Search anything:

Introduction to Perl Programming

Binary Tree book by OpenGenus

Open-Source Internship opportunity by OpenGenus for programmers. Apply now.

Perl is a general-purpose programming language, it is used in text processing and manipulation, systems administration, network programming, GUI development, web development just to name a few. In this article, we go over a brief introduction to Perl.

Table of contents.

  1. Introduction.
  2. How to run Perl code.
  3. Syntax.
  4. Variables.
  5. Variable scoping.
  6. Loops and conditional statements.
  7. Built-in operators.
  8. Summary.
  9. References.


Perl is a general-purpose programing language that finds applications in various areas. We look at how to run Perl in Linux, the basic Perl syntax, variables and variable scoping, and operators used with Perl.

We can check for the Perl version currently installed by writing:

$ perl -v

However, if Perl is not installed, we can install as shown in article.

How to run a Perl program.

On the Linux command-line, we can execute a Perl program as follows:

$ perl -e "print 'hello world';"


We can also create a file with the .pl file extension.

$ sudo vim perl_intro.pl

We add the following code:

use strict;
use warnings;

print "hello world";


To execute the script we write:

$ perl perl_intro.pl



Here we look at the basic syntax, for more detailed documentation the link is helpful.
In Perl, comments are preceded with a # character as can be seen from the above code snippet.


For string literals we can use either single or double quotes, however when we are using special characters such as tabs(\t) or newline characters(\n) we use double quotes:
An example:

print "hello world \n"

Numbers don't need quotes:

print 12



In Perl we have scalars, arrays and hashes variables. Here we look at all three by examples, for more detailed documentation.

An example of a scalar is:

my $num = 88;
my $str = "This is a string";
my $floating = 88.45;


We initialize arrays as follows:

my @strings = ("string1", "string2", "string3");
my @numbers = (34, 67, 98);
my @strnum = (34, "string1", 45);

if(@numbers > 4){
    print @numbers


We can also sort arrays and reverse as follows:

my @arr = (23, 11, 13, 47);
my @srtArr = sort @arr;
my @revArr = reverse @arr;


A hash is a key-value pair, for example:

my %user_profile = (
                firstname => "bugs",
                lastname => "bunny",
                year => 2006,
                flag => "false",
# get the value of year
print %user_profile{"year"}, "\n";

# get all keys
print keys %user_profile,"\n";

# get all values
print values %user_profile, "\n";
print "\n";


Hashes can also be nested, for example:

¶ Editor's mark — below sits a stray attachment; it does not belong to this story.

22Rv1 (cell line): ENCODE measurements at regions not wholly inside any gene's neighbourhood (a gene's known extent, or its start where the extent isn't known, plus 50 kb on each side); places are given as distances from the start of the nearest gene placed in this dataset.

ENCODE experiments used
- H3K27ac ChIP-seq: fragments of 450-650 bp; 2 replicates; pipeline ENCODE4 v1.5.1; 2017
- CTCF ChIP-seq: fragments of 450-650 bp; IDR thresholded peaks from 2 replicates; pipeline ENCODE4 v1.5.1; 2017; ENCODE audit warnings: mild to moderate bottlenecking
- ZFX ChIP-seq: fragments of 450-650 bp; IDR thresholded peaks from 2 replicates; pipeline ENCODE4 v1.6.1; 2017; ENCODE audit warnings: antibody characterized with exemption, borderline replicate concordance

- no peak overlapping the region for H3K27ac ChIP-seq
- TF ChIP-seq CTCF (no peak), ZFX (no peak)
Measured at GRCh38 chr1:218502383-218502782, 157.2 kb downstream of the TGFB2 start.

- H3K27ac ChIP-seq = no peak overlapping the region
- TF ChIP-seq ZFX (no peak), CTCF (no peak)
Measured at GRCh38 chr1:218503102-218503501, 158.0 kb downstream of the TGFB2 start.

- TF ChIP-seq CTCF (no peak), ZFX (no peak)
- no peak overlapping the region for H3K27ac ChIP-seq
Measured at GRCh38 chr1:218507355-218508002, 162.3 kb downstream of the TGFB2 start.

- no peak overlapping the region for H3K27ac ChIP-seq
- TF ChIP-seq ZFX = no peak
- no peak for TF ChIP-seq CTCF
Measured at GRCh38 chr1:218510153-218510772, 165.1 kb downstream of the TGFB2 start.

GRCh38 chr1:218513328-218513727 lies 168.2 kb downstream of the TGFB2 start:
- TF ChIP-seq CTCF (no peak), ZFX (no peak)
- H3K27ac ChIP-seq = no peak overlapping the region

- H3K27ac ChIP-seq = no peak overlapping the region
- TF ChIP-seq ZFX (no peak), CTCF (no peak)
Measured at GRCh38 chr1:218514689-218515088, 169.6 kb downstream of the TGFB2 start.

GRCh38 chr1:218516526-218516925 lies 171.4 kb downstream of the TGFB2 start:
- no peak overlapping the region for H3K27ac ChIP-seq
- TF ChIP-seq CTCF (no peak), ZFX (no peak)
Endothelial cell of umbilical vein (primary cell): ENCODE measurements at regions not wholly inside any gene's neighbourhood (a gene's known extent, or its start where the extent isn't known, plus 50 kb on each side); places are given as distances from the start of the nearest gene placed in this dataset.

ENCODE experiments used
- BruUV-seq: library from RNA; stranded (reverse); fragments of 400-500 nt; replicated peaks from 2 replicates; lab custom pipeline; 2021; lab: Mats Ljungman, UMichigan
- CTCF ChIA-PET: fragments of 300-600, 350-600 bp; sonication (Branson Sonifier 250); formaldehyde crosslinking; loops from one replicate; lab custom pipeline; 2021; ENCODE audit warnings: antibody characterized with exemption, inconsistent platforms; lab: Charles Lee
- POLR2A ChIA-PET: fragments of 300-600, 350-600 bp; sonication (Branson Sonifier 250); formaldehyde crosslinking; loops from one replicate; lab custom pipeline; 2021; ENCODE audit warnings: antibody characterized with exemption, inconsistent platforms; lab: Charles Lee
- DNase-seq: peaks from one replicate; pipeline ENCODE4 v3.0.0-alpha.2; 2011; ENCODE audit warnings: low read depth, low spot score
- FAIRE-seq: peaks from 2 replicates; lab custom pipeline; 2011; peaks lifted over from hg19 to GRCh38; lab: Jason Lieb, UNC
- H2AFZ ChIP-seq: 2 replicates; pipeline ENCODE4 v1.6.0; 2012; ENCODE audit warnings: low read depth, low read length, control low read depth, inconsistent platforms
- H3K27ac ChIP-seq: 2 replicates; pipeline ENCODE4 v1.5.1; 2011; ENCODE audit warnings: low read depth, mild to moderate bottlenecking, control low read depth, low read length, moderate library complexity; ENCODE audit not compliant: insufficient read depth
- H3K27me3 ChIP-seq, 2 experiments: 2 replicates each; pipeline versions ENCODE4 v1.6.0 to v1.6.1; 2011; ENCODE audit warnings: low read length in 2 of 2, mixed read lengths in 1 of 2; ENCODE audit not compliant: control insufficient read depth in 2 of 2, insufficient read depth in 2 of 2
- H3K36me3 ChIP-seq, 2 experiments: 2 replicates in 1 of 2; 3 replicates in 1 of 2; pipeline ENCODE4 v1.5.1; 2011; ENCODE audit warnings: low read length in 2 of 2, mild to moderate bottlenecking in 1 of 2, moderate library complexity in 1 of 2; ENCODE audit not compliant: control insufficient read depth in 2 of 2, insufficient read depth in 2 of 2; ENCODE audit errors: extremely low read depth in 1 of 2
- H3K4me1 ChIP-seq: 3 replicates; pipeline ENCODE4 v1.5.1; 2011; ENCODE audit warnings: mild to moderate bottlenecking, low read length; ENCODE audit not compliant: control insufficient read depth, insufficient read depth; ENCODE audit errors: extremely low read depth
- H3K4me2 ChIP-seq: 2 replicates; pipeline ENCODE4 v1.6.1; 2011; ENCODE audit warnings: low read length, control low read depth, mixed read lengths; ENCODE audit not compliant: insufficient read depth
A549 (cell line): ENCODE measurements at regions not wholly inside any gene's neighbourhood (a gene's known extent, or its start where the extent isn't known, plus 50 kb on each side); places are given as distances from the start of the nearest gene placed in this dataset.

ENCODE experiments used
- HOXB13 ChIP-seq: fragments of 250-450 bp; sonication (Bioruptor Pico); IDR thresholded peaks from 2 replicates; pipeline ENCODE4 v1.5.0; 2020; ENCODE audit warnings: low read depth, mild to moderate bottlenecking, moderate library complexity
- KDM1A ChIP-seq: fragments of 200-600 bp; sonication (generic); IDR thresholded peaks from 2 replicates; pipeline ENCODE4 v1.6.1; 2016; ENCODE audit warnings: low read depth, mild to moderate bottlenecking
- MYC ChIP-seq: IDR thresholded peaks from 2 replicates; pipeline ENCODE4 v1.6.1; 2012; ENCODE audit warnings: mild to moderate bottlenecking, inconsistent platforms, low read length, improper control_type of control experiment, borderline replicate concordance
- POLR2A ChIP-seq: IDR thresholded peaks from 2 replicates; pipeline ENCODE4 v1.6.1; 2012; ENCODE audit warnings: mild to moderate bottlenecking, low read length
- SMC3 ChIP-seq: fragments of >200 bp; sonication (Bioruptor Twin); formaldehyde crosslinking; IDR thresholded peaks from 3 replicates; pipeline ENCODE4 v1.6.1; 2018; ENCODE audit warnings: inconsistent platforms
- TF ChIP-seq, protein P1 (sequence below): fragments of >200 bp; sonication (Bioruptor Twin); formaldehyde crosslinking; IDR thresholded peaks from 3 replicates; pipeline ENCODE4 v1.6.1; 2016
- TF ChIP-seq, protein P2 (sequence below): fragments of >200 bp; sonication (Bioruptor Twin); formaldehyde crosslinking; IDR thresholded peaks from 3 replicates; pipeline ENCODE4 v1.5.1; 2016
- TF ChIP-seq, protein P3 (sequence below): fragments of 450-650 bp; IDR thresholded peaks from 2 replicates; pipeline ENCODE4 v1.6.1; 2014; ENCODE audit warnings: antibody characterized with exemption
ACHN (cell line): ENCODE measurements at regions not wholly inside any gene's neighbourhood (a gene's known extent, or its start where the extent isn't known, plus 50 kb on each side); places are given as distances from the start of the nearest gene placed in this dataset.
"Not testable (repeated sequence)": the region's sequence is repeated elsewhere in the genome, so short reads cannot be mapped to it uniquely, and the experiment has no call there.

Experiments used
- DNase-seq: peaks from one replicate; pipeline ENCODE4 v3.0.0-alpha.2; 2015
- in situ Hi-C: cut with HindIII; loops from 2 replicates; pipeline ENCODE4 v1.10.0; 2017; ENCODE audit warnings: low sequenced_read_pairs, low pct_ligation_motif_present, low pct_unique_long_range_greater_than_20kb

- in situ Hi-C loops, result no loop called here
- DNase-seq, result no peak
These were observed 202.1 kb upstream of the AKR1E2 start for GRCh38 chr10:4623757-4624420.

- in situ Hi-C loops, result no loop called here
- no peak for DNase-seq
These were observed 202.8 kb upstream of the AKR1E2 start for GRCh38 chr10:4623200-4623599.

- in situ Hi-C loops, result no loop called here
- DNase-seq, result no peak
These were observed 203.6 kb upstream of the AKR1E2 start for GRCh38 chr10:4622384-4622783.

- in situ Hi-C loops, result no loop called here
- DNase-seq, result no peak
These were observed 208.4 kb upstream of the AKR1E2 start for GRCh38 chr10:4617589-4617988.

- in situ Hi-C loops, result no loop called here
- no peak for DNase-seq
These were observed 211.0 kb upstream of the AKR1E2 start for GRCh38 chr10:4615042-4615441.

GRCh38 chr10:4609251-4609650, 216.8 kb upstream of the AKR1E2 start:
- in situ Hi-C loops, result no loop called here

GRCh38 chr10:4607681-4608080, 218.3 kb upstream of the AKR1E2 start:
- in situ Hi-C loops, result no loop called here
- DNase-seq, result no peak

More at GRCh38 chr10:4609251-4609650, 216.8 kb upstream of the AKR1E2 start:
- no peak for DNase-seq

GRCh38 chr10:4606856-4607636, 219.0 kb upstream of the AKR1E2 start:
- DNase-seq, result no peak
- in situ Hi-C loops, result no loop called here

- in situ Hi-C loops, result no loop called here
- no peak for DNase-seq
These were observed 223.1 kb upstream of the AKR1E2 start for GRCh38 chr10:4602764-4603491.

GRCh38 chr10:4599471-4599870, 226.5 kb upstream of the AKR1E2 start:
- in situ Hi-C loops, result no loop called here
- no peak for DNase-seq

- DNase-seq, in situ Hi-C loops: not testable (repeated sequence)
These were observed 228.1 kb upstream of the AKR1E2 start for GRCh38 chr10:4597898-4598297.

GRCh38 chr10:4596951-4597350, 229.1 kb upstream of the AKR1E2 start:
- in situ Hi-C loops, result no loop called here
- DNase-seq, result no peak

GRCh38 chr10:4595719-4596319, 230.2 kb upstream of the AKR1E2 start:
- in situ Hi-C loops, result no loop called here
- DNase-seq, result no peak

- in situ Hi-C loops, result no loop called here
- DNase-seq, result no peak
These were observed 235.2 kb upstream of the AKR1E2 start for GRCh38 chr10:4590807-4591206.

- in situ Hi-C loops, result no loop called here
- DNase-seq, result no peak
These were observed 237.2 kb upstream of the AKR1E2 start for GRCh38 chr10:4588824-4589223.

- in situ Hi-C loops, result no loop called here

my $inventory = {
    Java => {
                description: "object oriented",
                category => 'cat1',
    C++ => {
                description: "logic oriented",
                category => "cat2",
    Haskell => {
                description: "functional",
                category => "cat3",

print "$inventory->{'Haskell'}->{'description'} \n";



Instead of using the my keyword we can just declare variables without is, for example:

$name  = "Alice";

Here, we have initialized the variable name without using the my keyword, this makes it a global variable. As the size of the program grows so as the number of global variables and this is considered bad programming practice.

We use the my keyword to lexically scope a variable and thus it will only be available to its current block.
An example:

my $year = 2010;
my $thisYear = 2022;
if($thisYear - $year > 10){
    my $res = "true";
    print $year;
    print $res;
# out of scope
print $res;


We will have the following error.

Loops and conditional statements.

while loops.
A while loop executes as long as the specified condition holds. In Perl we write while loops as follows:

    // action;

until loops.
Just like shell we also have until loops in Perl:

    /// action;

for loops
For loops are written in a similar way we write loops in Java or C/C++ programming languages:

for($i = 0; $i = n; $i++){
    // actions;

foreach loops.
For each loop in Perl is written as follows:

    print "array element";


if-else, unless statements.
In Perl we have if-else statements which we write as follows:

    // action;
    // action1;
    // action2;

We also have the unless statement that negates as follows:

    // action;


We can also write if(!condition) as a negation.

Built-in operators.

In Perl we have the following operators:

  • + - addition.
  • - - subtraction.
  • * - multiplication.
  • / - division.

Numeric comparison operators are:

  • == equality.
  • != - inequality.
  • < - less than.
  • > - greater than.
  • <= - less than or equal.
  • >= - greater than or equal.

String comparison operators are:

  • eq - equality.
  • ne - inequality.
  • lt - less than.
  • gt - greater than.
  • le - less than or equal.
  • ge - greater than or equal.

Boolean operators are:

  • && - and.
  • || - or.
  • ! - not.

Other operators are:

  • = - assignment.
  • . - concatenate strings.
  • x - multiply strings(repeat strings).
  • .. - range operator.



Perl is used in text processing and manipulation, systems administration, network programming, GUI development, web development just to name a few. We have looked at the basics of Perl language



Introduction to Perl Programming
Share this